The Monte Carlo was good looking and popular but sales were hindered by a labor strike at the Flint, Michigan factory where most of them were slated to be built. The Monte Carlo was in short supply until early 1970. Despite this, 142,153 of the 350s and 3,823 SS 454s were sold.

The OOCC Monte Carlo was built towards the end of the model year in June, 1970 at the Flint, Michigan factory. It was bought new around end of June/ start of July from the Lange Chevrolet car dealership in Chenoa, IL (dealer code 323 in zone 11) by John Arteman. Lange Chevrolet was located just off historic Route 66 which links Chenoa with Chicago. John bought this car for his wife Gennie. The 350-4bbl car has a TH350 transmission. The vinyl roof on the OOCC Monte extends all the way to the windshield. Earlier production Monte Carlos had a vinyl roof that stopped short of the windshield chrome, displaying a few inches of painted roof.

The OOCC Monte Carlo was left strictly factory original with the exception of a rear speaker added to the package tray. John arranged to have this done right away. The Monte Carlo was parked in a heated garage from day one and babied by Gennie. The Monte Carlo served as a second car and was only driven in the small city for shopping and visits to Gennie's mother. Jack D. Rittenhouse's 1946 classic GUIDE BOOK TO HIGHWAY 66 noted the population of Chenoa as 1,400. The current population of 1,800 people demonstrates how stable and small Chenoa is.

Any out of town road trips were taken in one of John's cars which kept the mileage on the Monte Carlo down at a mere 12,000 miles by 1988. In 1988 John's nephew Keith Arteman enters this story. The desire for a new car hit John who was considering calling the numbers on a stack of business cards that had been left under the Monte's windshield wiper blades over the years.

The OOCC Monte Carlo was a very desirable low miles one owner collector car and attracted a lot of attention in every parking lot everytime the car was used for any kind of errand. Nephew Keith proposed keeping the Monte Carlo in the family. Keith showed up at his Uncle John's door with the amount of cash in hand that his Uncle had in mind for the car. They were pleased to see the car well preserved and in the family. Uncle John died in 1991, Gennie in 2003.

Keith brought the Monte Carlo south east 30 miles along Interstate 55 (which parallels and replaced the original Route 66 as the main artery) to his home in Normal, Illinois. Keith took issue with the squirrely bias ply tires on the car and put a set of Uniroyal Tiger Paw P215R70 15 radial tires on. Nowadays you can't find radials with the old 78 series high profiles. Modern radials have low profiles (70 or less) which creates a smaller diameter tire when you stick with the stock width. By choosing a slightly wider tire, Keith was able to maintain the proper tire diameter. See the article about the difference between old and new tire proportions in the GAS LOGS section of this website.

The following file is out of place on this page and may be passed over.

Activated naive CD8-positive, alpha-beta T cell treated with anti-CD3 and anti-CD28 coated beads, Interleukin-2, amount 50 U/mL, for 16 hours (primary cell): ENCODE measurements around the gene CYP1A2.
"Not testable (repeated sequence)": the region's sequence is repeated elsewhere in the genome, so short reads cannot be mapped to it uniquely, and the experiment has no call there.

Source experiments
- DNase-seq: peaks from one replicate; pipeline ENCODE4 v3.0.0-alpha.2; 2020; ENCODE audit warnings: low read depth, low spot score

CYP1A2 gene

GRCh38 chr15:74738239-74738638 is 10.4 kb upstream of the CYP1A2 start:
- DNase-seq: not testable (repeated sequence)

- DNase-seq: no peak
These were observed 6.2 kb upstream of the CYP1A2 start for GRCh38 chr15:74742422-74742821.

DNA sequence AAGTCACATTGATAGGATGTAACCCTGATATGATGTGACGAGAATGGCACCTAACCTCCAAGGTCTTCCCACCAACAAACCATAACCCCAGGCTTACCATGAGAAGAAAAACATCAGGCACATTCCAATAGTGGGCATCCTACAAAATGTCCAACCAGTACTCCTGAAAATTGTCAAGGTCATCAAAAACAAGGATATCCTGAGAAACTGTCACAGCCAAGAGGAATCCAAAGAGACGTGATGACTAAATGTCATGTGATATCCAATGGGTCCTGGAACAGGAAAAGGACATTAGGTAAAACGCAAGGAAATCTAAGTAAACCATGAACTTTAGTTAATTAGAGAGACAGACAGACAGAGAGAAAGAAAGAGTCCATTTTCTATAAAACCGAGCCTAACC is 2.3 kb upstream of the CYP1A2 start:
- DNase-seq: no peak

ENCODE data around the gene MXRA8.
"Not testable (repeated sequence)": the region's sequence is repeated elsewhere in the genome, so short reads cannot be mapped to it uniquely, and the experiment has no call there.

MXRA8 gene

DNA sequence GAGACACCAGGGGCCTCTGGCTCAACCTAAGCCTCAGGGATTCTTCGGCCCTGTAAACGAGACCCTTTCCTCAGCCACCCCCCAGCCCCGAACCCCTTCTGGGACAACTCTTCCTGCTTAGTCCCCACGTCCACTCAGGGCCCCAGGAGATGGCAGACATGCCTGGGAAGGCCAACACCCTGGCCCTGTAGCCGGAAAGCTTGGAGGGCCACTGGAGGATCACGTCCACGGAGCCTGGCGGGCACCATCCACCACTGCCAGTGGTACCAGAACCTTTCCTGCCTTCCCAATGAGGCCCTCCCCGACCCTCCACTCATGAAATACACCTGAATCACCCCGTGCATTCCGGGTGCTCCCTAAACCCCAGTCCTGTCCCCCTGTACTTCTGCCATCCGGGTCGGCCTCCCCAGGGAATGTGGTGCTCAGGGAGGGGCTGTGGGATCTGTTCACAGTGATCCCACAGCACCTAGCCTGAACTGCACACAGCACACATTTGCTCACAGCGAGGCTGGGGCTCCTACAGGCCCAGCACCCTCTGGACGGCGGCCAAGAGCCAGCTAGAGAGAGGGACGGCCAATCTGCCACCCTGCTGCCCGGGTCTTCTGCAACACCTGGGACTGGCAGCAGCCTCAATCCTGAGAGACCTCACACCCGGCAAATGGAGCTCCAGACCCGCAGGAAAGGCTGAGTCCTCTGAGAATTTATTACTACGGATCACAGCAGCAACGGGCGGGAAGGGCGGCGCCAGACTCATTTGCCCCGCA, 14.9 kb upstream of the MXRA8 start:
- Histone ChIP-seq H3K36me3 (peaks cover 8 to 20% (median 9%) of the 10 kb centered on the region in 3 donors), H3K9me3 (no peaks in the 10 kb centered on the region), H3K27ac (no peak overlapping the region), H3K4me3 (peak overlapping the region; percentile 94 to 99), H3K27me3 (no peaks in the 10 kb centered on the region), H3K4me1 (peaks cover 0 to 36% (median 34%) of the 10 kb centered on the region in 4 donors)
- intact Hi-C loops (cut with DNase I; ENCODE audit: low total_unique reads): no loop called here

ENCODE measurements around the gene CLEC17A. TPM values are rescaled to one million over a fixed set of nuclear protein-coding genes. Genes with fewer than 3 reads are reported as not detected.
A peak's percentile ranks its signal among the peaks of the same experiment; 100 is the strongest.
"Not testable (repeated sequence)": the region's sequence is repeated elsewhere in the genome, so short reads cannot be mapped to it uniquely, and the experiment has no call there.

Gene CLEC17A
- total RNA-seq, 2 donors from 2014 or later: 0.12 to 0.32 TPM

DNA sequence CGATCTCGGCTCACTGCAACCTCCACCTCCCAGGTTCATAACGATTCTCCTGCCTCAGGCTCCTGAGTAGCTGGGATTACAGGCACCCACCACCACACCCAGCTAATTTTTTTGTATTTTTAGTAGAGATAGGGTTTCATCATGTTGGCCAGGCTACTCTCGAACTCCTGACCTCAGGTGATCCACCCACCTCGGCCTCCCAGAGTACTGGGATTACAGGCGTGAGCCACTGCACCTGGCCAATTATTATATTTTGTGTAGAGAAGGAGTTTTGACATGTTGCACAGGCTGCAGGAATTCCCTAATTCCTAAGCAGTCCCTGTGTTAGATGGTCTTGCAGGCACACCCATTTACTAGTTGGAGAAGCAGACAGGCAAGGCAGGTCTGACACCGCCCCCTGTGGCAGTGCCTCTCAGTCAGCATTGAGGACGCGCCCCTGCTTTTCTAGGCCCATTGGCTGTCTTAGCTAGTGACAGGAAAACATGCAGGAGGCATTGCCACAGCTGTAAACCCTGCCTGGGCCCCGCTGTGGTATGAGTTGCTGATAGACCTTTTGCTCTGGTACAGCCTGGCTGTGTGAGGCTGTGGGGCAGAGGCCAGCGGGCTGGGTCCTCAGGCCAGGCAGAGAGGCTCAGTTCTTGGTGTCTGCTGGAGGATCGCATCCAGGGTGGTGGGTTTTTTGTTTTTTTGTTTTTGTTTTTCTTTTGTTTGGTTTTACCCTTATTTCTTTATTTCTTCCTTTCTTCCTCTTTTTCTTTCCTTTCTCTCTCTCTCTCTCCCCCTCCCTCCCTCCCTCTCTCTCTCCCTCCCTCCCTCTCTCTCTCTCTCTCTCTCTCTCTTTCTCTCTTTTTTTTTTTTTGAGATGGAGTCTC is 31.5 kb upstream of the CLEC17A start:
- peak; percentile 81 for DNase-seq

The spare tire is the original which has never been out of the trunk. Keith has shown the Monte Carlo at car shows and driven it sparingly, bringing the mileage up to 14,000 miles as of 2009. Keith exclusively fills up at a full serve gas station in town called Quinn's Shell located at 802 North Main Street, Bloomington, Illinois. Main Street of course, is actually old Route 66. Drive through any small town and Main Street is the old Mother Road.

Bloomington is the 'twin city' to Normal. Normal was originally known as "North Bloomington". Quinn's was originally started in 1941 as Quinn's Texaco. It's the last station in the area still selling non ethanol and high octane gasoline making it Mecca for classic car guys. When Keith and I were there filling up the Monte Carlo a late 1960s full size Ford, and an early 1970s Polara pulled in for gas. Elmo Quinn, the current owner took over the station from his father and uncle in 1978.

Keith's Monte rides like a new car. It is very powerful, smooth and quiet. Incredibly, even the second hand on the clock still works. Anyone who has owned any 1960s or 1970s era car will be amazed by this. The clocks on these cars are always stopped. The fact Keith's is still ticking suggests that the clocks can only take a certain number of hits from the constant jarring and bumping a car in motion creates. The radically low mileage of this car may have saved the clock. It sure saved the rest of the car!



Last Updated ( Friday, 10 March 2017 17:18 )